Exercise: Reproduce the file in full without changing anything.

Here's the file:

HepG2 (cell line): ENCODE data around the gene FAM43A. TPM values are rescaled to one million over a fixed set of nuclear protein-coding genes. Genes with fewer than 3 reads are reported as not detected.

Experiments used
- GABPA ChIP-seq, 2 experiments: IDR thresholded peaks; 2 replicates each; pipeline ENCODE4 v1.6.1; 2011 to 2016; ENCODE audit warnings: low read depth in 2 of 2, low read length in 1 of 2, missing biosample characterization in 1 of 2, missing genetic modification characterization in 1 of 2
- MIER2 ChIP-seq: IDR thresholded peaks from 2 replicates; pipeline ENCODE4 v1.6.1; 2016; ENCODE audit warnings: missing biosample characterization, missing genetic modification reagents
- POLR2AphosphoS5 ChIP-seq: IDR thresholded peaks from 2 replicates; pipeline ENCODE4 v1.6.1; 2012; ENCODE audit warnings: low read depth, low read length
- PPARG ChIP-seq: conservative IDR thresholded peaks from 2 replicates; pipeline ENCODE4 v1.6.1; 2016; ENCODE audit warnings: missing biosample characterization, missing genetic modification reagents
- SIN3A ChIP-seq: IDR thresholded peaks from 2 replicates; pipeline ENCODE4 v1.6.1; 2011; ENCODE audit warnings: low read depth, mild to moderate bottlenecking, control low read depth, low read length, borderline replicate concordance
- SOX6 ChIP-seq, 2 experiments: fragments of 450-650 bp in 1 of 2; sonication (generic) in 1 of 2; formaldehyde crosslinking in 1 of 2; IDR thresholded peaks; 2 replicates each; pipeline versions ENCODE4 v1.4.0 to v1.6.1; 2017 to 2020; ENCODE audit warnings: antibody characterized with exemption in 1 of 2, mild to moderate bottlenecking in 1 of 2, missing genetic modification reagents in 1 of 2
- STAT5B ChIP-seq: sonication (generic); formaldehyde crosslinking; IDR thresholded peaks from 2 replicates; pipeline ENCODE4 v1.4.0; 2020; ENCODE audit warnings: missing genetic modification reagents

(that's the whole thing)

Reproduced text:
HepG2 (cell line): ENCODE data around the gene FAM43A. TPM values are rescaled to one million over a fixed set of nuclear protein-coding genes. Genes with fewer than 3 reads are reported as not detected.

Experiments used
- GABPA ChIP-seq, 2 experiments: IDR thresholded peaks; 2 replicates each; pipeline ENCODE4 v1.6.1; 2011 to 2016; ENCODE audit warnings: low read depth in 2 of 2, low read length in 1 of 2, missing biosample characterization in 1 of 2, missing genetic modification characterization in 1 of 2
- MIER2 ChIP-seq: IDR thresholded peaks from 2 replicates; pipeline ENCODE4 v1.6.1; 2016; ENCODE audit warnings: missing biosample characterization, missing genetic modification reagents
- POLR2AphosphoS5 ChIP-seq: IDR thresholded peaks from 2 replicates; pipeline ENCODE4 v1.6.1; 2012; ENCODE audit warnings: low read depth, low read length
- PPARG ChIP-seq: conservative IDR thresholded peaks from 2 replicates; pipeline ENCODE4 v1.6.1; 2016; ENCODE audit warnings: missing biosample characterization, missing genetic modification reagents
- SIN3A ChIP-seq: IDR thresholded peaks from 2 replicates; pipeline ENCODE4 v1.6.1; 2011; ENCODE audit warnings: low read depth, mild to moderate bottlenecking, control low read depth, low read length, borderline replicate concordance
- SOX6 ChIP-seq, 2 experiments: fragments of 450-650 bp in 1 of 2; sonication (generic) in 1 of 2; formaldehyde crosslinking in 1 of 2; IDR thresholded peaks; 2 replicates each; pipeline versions ENCODE4 v1.4.0 to v1.6.1; 2017 to 2020; ENCODE audit warnings: antibody characterized with exemption in 1 of 2, mild to moderate bottlenecking in 1 of 2, missing genetic modification reagents in 1 of 2
- STAT5B ChIP-seq: sonication (generic); formaldehyde crosslinking; IDR thresholded peaks from 2 replicates; pipeline ENCODE4 v1.4.0; 2020; ENCODE audit warnings: missing genetic modification reagents